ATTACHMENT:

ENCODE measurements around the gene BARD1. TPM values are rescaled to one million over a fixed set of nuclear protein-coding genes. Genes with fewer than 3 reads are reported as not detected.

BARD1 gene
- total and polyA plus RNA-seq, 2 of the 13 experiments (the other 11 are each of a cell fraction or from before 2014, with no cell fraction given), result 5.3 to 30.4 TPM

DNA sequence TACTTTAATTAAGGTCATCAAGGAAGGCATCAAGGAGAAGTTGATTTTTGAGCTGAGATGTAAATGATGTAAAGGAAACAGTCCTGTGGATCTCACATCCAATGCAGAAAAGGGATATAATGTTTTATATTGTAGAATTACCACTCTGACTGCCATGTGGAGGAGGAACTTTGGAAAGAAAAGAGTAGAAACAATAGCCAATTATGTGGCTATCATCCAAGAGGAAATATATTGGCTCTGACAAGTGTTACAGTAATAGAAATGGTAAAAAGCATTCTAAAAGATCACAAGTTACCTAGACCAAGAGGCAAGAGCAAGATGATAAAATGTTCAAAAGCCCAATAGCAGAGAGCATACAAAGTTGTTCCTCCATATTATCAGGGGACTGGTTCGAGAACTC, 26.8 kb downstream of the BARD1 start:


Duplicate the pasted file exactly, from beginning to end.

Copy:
ENCODE measurements around the gene BARD1. TPM values are rescaled to one million over a fixed set of nuclear protein-coding genes. Genes with fewer than 3 reads are reported as not detected.

BARD1 gene
- total and polyA plus RNA-seq, 2 of the 13 experiments (the other 11 are each of a cell fraction or from before 2014, with no cell fraction given), result 5.3 to 30.4 TPM

DNA sequence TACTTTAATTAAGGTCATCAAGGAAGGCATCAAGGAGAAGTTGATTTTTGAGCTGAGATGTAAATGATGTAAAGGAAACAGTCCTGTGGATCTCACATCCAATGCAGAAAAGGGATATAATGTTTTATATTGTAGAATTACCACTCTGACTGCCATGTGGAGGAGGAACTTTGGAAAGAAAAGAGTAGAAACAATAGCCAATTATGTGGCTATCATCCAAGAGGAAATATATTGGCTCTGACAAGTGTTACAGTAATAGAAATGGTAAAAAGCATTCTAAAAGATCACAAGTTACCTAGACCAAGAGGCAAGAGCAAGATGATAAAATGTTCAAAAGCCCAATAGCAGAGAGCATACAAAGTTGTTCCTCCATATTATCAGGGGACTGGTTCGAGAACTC, 26.8 kb downstream of the BARD1 start: